Visitor Centres

Csólyospálos Geological Site, Csólyospálos

The soda lakes of the Kiskunság are not only famous for their unique fauna and flora and their role in bird migration but also for accumulating a special carbonate-rich deposit, which can turn into a mixture of dolomite and limestone. This geological formation of the Danube-Tisza Interfluve is the only stone of the plains; it had several local names including “wasp stone”, ”meadow limestone”, “toad stone”, ”swamp stone”, “mud stone” and ”grass stone”. Similar stones can only be found in lakes of the Middle East, California, Iran and South Australia.

There is a geological transect near Csólyospálos that could have as well been prepared at various other saline flats of the Danube-Tisza Interfluve. A 3 km long wind-blown grove lies near the village, and, in the middle of it, a soda lake used accumulate carbonate-rich sediment, just like in the other soda lakes of the Interfluve. The sediment is mainly loose carbonate mud but a 20-60 cm thick, solid carbonate layer, composed of a mixture of dolomite and limestone, also precipitated.

The stone was called “wasp stone” because of its porous structure, while the name, “meadow limestone”, refers to the environment it is found at. Its durability is lower than that of the stones mined in mountainous regions, but its local origin and hence its low price had made it a popular construction material for centuries after the Árpád Era.

Sites for this stone could be found during agricultural activities or while digging pits for brick making but expert stone miners also looked for this stone specifically. The stone was used for the basements and walls of churches, and basements of houses and agricultural buildings. Rich people also used it for strengthening the walls of their cellars. Now the stone can be found in the ruins next to the Franciscan Order Church, located in the city centre of Kecskemét and also in the Csonka Tower of Soltszentimre.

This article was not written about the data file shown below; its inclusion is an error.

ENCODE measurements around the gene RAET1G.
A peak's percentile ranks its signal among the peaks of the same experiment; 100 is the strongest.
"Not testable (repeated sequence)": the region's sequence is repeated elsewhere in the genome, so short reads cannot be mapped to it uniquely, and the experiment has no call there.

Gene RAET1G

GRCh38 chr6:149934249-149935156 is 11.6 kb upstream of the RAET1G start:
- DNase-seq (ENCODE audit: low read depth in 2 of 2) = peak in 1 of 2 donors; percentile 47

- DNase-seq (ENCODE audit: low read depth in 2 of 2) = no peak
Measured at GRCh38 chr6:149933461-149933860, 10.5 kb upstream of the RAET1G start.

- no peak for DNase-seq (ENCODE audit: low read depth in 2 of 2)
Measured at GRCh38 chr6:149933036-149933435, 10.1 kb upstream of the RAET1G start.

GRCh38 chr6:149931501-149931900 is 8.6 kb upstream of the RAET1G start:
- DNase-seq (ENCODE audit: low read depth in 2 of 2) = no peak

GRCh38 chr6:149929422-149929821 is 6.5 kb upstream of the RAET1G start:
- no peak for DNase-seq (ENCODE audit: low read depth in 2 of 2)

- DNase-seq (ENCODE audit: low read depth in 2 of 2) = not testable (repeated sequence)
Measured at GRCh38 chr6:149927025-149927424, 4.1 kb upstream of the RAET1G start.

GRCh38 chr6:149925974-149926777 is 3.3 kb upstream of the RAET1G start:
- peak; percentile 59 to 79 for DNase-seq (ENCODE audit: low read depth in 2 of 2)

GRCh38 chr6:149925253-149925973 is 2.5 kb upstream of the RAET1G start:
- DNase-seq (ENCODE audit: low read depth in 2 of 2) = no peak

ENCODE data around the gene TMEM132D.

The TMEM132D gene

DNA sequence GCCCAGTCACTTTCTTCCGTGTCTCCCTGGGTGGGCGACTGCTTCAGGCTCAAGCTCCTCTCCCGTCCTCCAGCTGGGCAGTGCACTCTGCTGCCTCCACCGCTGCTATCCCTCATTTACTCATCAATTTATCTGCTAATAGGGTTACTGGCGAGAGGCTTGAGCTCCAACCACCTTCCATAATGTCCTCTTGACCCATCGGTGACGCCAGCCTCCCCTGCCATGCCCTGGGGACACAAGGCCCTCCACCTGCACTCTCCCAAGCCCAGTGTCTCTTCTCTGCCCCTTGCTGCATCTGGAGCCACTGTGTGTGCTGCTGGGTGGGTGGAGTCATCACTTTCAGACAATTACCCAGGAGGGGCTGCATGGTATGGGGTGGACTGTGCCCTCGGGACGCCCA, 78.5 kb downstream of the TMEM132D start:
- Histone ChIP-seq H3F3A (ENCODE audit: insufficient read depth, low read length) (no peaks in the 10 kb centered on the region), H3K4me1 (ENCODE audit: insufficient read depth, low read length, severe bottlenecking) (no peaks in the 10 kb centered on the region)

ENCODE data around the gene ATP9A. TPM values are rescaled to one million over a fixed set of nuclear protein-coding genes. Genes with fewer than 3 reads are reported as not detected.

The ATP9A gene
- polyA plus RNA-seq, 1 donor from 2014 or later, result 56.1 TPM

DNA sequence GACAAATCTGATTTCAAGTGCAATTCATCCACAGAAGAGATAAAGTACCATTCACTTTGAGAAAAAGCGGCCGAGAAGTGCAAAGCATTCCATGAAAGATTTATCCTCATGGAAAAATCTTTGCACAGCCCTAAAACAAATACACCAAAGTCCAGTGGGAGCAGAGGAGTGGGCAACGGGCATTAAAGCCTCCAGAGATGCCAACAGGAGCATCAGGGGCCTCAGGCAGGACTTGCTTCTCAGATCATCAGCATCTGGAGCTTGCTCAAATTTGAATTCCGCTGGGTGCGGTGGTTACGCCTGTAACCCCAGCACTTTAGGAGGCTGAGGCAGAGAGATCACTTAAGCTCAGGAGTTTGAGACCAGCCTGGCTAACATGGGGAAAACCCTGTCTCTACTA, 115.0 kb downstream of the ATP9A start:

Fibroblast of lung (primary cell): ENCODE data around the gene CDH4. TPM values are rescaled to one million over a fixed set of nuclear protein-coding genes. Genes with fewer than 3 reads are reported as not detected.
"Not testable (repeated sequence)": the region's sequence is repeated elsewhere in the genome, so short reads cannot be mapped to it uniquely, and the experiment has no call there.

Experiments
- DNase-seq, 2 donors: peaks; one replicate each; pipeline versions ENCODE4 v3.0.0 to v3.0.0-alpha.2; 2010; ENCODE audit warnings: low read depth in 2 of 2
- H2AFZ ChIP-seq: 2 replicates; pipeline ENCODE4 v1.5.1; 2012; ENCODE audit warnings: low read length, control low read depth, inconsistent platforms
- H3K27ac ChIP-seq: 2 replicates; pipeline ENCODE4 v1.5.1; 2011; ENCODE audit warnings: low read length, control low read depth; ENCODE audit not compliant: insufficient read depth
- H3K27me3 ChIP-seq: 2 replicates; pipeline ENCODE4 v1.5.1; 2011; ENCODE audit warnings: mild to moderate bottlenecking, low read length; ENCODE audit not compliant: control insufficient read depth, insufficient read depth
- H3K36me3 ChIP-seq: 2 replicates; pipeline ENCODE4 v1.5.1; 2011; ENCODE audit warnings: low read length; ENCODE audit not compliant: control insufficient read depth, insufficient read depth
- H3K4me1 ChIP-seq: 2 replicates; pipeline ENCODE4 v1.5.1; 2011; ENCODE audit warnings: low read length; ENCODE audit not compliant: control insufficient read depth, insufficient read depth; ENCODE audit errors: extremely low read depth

By now, the formation of freshwater limestone has ceased near Csólyospálos due to increasing human impact and some natural processes (e.g. the climate became too moist). In other soda lakes that still contain water, freshwater limestone is still being formed with a low rate; however, the process is very sensitive to human influence. It depends on us, whether this geological process, which is unique in Europe and started 13,000 years ago at the end of the Ice Age, would carry on in the Kiskunság.

The Csólyospálos Geological Site, where a mixture of dolomite, limestone and dolomite mud was mined, was declared protected 40 years ago, in 1978 due to its landscape historical, geologic and cultural significance.

The National Park Directorate prepared the Toad Stone Study Trail at the archaeological site. The geological section at the former stone pit provides insight into the arrangement of meadow limestone and dolomite mud among the soil layers. Besides the ethnological value of meadow limestone, visitors can learn about the characteristic buildings of pastoral culture and the remaining rich wildlife of the former soda lake along the study trail.

The study trail and the geological site is open for visitors all year round.

How to approach: The site can be accessed on the dirt road starting NE of Csólyospálos, opposite the cemetery. Leave your car in the parking lot next to the cemetery; the site can be reached with a 2-km walk from there. GPS: N46°25’35.915” E19°51’54.944”

The geological site is a strictly protected natural area; please do not leave the boardwalk when visiting.